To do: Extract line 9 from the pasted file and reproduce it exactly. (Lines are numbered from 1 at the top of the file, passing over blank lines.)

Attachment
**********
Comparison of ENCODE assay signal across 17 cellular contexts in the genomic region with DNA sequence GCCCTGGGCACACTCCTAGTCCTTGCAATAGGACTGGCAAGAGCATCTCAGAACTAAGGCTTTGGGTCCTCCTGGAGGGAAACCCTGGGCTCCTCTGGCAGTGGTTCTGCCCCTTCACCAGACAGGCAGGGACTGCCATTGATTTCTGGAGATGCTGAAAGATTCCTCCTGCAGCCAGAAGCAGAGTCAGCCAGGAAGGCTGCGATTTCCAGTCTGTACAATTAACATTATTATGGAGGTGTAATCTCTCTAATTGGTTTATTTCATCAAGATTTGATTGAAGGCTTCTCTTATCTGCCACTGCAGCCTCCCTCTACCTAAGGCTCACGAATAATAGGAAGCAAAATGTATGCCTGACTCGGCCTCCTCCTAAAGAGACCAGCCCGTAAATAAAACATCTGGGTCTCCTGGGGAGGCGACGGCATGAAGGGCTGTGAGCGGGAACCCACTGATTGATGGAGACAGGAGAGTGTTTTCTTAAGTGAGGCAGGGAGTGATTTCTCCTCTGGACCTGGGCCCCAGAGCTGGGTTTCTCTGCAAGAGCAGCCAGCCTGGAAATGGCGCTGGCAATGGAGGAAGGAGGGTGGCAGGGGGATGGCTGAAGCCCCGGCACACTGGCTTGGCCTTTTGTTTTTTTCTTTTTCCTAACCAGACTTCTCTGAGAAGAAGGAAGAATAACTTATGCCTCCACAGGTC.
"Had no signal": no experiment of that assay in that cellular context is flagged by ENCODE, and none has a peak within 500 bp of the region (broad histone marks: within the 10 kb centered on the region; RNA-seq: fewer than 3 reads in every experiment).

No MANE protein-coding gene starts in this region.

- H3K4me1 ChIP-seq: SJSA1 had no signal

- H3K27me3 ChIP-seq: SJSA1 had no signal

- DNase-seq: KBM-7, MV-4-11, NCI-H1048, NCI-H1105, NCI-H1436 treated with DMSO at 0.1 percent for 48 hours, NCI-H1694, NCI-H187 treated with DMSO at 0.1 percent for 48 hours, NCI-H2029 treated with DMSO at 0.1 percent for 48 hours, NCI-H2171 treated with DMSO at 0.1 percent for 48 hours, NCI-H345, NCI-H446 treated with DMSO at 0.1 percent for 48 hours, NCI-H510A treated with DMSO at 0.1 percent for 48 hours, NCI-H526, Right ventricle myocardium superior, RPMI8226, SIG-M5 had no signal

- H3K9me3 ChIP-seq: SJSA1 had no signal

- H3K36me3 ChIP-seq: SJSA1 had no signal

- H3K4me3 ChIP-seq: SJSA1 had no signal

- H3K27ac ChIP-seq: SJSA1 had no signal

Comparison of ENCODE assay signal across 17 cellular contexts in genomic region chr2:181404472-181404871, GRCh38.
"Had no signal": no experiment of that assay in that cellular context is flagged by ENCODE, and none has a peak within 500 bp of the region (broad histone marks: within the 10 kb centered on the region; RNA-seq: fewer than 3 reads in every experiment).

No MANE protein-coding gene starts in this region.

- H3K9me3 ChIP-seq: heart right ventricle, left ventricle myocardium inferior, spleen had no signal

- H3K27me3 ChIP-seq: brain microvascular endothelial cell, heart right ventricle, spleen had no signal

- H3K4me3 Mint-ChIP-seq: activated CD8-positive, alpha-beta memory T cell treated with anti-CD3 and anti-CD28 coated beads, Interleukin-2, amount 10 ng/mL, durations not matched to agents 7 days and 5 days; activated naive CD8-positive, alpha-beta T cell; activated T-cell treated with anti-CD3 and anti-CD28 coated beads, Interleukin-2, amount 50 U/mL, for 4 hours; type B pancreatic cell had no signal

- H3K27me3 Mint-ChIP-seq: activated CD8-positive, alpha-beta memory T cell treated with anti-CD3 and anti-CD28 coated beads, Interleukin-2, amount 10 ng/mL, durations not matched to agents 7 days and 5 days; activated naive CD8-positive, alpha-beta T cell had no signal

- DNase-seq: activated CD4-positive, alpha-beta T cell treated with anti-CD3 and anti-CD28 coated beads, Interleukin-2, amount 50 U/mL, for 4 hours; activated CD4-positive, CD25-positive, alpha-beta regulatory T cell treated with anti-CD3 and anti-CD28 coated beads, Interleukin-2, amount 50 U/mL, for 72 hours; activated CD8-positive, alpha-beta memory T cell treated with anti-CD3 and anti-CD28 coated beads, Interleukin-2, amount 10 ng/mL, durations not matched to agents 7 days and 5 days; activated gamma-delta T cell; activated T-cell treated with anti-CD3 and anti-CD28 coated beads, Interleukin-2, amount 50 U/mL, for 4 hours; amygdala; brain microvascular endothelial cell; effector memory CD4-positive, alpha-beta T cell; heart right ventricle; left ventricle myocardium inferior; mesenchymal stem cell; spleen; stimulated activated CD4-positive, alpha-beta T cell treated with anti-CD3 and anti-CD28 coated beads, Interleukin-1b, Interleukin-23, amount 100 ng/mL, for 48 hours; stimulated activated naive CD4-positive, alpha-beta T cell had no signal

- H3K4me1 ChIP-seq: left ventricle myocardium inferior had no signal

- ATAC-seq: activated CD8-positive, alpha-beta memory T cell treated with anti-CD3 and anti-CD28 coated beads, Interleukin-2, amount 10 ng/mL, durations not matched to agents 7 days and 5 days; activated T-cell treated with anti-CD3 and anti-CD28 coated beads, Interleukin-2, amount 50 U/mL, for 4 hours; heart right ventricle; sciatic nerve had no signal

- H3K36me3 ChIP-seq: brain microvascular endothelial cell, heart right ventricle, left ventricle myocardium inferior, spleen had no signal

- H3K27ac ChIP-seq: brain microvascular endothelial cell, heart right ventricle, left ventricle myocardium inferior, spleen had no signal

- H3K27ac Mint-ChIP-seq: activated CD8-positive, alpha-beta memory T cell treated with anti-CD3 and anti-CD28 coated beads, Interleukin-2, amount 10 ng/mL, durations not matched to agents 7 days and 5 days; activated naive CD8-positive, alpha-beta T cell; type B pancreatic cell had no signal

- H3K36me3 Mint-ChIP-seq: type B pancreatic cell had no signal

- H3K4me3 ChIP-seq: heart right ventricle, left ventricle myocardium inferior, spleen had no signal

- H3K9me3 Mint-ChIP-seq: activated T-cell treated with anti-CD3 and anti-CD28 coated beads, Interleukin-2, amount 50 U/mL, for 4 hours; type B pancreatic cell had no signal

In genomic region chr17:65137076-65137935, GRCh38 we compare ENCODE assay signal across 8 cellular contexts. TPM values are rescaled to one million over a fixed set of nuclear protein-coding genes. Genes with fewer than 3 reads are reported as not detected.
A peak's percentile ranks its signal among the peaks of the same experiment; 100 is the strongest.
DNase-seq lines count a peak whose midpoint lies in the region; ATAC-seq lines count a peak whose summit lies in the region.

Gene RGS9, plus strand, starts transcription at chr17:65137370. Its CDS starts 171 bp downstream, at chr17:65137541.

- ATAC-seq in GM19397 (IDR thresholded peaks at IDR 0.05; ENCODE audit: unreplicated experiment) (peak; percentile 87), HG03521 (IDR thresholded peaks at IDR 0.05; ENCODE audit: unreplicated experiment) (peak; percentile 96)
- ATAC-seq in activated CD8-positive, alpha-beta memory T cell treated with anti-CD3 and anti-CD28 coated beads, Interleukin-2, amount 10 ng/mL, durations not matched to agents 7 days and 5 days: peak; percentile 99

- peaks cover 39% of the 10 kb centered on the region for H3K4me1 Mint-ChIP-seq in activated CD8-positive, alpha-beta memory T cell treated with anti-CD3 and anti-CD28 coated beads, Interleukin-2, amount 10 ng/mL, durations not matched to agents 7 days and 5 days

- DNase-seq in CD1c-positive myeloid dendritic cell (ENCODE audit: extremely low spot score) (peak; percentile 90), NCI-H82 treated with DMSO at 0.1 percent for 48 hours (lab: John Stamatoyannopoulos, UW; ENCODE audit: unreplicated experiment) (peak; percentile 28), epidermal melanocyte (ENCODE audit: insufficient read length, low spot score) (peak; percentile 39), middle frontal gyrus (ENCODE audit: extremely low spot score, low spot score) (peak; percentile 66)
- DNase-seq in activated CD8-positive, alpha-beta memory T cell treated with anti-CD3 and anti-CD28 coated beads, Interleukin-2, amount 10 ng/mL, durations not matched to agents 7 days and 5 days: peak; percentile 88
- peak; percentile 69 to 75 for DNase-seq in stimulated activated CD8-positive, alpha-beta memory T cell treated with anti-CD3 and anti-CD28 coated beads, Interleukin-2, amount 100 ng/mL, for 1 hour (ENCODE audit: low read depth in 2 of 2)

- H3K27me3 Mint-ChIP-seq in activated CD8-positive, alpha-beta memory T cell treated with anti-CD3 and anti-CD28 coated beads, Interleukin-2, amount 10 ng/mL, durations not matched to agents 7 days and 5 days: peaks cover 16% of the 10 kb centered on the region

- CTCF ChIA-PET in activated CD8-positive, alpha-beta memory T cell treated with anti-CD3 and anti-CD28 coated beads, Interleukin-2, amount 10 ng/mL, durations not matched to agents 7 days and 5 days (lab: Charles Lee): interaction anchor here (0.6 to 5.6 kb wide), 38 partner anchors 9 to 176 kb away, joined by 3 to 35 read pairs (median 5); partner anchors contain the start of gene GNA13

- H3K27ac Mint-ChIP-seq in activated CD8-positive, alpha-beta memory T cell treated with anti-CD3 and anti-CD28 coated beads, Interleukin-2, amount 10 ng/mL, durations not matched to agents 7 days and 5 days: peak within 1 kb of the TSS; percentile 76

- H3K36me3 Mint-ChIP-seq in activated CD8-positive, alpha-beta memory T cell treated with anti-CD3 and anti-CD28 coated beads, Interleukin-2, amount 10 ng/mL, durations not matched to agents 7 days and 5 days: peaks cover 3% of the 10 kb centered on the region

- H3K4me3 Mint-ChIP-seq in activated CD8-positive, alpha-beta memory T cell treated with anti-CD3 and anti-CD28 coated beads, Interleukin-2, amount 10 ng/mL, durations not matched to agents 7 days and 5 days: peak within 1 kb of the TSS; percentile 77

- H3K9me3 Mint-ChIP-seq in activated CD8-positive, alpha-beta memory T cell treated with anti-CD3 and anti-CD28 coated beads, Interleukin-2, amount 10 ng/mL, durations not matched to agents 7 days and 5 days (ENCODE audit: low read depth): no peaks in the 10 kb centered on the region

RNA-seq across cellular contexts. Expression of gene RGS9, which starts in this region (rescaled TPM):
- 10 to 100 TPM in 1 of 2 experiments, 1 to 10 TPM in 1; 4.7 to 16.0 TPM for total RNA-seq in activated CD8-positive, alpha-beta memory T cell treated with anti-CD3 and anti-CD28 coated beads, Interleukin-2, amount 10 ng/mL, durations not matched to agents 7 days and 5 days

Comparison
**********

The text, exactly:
- H3K4me3 ChIP-seq: SJSA1 had no signal